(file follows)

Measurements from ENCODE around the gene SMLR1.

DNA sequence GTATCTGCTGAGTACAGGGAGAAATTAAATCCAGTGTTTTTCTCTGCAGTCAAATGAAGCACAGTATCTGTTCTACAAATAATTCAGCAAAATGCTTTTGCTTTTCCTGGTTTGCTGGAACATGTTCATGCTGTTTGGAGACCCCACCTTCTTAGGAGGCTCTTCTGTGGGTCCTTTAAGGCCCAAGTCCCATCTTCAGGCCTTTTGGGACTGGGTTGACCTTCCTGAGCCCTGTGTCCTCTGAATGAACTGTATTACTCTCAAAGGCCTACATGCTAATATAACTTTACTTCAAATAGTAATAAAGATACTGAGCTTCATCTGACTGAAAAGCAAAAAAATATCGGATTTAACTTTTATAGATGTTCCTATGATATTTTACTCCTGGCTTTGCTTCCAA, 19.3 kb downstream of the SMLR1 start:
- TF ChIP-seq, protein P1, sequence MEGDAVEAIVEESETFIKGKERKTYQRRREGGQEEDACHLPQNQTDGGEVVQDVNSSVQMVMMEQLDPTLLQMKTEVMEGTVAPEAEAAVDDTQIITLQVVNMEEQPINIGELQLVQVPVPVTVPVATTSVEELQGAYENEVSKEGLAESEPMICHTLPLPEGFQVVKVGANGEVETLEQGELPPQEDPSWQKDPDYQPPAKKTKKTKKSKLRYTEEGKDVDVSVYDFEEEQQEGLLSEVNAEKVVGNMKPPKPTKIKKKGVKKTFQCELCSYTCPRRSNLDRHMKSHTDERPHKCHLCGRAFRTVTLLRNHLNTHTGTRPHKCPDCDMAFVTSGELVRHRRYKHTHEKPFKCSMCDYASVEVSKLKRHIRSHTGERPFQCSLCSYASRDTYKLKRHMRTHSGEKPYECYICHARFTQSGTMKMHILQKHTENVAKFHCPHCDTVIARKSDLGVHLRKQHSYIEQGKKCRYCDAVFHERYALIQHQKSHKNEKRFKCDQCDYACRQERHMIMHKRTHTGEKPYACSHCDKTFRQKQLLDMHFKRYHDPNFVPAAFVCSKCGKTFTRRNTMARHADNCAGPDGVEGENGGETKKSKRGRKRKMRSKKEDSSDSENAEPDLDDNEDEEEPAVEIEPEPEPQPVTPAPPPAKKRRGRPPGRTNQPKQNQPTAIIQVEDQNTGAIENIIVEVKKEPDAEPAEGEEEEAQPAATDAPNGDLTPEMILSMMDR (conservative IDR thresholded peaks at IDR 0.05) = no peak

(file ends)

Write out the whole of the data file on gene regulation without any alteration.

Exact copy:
Measurements from ENCODE around the gene SMLR1.

DNA sequence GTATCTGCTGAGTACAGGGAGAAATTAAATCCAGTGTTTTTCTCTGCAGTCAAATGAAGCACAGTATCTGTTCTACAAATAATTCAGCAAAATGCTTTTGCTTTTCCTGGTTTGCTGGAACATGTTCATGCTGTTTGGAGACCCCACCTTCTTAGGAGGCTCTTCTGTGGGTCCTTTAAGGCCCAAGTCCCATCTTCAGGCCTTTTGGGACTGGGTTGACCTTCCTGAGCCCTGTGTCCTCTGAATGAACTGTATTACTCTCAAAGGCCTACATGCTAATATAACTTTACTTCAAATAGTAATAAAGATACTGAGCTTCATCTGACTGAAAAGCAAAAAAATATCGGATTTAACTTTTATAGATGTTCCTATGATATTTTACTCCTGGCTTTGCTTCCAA, 19.3 kb downstream of the SMLR1 start:
- TF ChIP-seq, protein P1, sequence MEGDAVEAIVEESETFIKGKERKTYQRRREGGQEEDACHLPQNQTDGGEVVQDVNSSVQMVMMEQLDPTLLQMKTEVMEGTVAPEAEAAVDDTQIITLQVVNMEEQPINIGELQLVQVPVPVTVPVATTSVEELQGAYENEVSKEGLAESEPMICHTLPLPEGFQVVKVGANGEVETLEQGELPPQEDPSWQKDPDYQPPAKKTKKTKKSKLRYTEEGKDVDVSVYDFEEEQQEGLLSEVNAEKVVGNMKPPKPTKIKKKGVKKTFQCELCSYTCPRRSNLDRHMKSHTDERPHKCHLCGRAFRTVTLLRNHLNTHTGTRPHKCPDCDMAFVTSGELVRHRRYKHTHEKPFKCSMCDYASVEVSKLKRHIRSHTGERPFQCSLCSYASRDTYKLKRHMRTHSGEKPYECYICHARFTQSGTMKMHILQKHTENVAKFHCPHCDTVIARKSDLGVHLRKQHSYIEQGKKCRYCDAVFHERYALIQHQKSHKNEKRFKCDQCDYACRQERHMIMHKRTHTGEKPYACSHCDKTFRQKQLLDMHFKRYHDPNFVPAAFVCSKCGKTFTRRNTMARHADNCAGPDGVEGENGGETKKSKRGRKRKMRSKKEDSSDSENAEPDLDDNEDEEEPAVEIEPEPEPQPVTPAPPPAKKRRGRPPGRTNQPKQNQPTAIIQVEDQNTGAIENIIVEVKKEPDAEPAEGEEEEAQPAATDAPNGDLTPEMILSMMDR (conservative IDR thresholded peaks at IDR 0.05) = no peak